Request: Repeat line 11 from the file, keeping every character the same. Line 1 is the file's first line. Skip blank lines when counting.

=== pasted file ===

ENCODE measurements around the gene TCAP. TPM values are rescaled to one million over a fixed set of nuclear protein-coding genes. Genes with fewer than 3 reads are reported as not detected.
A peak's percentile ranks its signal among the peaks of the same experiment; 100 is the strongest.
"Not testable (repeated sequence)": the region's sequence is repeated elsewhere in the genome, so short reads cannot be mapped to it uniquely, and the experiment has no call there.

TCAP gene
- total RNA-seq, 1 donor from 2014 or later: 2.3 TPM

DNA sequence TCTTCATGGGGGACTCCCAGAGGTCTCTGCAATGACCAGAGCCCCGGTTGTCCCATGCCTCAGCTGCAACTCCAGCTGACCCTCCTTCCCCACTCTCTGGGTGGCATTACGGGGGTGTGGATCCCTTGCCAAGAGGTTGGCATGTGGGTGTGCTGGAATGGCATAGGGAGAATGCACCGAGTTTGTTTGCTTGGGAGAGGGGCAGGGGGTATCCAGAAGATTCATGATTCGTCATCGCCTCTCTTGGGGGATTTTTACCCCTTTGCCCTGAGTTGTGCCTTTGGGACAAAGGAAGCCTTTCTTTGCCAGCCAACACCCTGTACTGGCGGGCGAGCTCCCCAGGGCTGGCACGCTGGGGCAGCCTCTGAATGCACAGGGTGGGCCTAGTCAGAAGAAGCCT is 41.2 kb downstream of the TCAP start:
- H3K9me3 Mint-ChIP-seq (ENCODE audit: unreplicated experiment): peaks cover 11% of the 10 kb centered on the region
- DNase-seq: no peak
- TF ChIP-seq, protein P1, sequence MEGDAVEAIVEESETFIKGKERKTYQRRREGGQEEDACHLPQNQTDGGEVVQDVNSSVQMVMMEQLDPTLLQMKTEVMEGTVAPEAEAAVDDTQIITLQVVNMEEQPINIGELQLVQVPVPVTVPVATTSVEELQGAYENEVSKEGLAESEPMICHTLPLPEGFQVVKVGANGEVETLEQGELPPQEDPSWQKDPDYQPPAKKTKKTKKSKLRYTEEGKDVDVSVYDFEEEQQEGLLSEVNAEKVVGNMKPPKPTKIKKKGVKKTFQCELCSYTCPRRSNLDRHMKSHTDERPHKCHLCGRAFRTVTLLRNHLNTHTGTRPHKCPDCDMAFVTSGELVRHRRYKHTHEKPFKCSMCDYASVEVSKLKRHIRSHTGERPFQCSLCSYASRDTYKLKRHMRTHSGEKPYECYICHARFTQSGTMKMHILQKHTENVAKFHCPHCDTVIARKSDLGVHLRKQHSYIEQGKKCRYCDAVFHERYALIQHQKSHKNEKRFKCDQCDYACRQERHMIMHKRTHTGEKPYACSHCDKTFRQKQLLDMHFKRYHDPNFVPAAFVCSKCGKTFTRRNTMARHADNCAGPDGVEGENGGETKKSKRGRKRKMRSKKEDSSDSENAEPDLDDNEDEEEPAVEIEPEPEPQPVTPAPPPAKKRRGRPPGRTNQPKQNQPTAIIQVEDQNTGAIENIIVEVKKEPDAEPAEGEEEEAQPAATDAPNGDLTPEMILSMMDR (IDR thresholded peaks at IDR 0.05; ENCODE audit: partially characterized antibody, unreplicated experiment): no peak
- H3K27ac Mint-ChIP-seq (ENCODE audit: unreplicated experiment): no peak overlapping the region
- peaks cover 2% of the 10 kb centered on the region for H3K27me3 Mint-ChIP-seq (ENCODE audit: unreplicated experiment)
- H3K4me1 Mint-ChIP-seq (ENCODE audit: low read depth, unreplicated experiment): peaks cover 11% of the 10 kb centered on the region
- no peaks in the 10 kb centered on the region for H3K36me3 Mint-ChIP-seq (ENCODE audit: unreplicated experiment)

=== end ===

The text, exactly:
- peaks cover 2% of the 10 kb centered on the region for H3K27me3 Mint-ChIP-seq (ENCODE audit: unreplicated experiment)